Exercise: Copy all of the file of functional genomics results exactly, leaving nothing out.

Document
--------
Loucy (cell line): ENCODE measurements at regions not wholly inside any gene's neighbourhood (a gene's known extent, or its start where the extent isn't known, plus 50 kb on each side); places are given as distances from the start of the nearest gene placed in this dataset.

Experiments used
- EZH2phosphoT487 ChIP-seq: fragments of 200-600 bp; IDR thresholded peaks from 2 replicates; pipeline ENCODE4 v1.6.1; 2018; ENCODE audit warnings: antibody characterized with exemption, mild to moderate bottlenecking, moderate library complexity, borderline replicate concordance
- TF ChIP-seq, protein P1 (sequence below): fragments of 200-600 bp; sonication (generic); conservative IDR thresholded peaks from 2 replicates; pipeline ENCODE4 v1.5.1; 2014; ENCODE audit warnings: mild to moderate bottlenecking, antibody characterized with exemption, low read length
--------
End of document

Loucy (cell line): ENCODE measurements at regions not wholly inside any gene's neighbourhood (a gene's known extent, or its start where the extent isn't known, plus 50 kb on each side); places are given as distances from the start of the nearest gene placed in this dataset.

Experiments used
- EZH2phosphoT487 ChIP-seq: fragments of 200-600 bp; IDR thresholded peaks from 2 replicates; pipeline ENCODE4 v1.6.1; 2018; ENCODE audit warnings: antibody characterized with exemption, mild to moderate bottlenecking, moderate library complexity, borderline replicate concordance
- TF ChIP-seq, protein P1 (sequence below): fragments of 200-600 bp; sonication (generic); conservative IDR thresholded peaks from 2 replicates; pipeline ENCODE4 v1.5.1; 2014; ENCODE audit warnings: mild to moderate bottlenecking, antibody characterized with exemption, low read length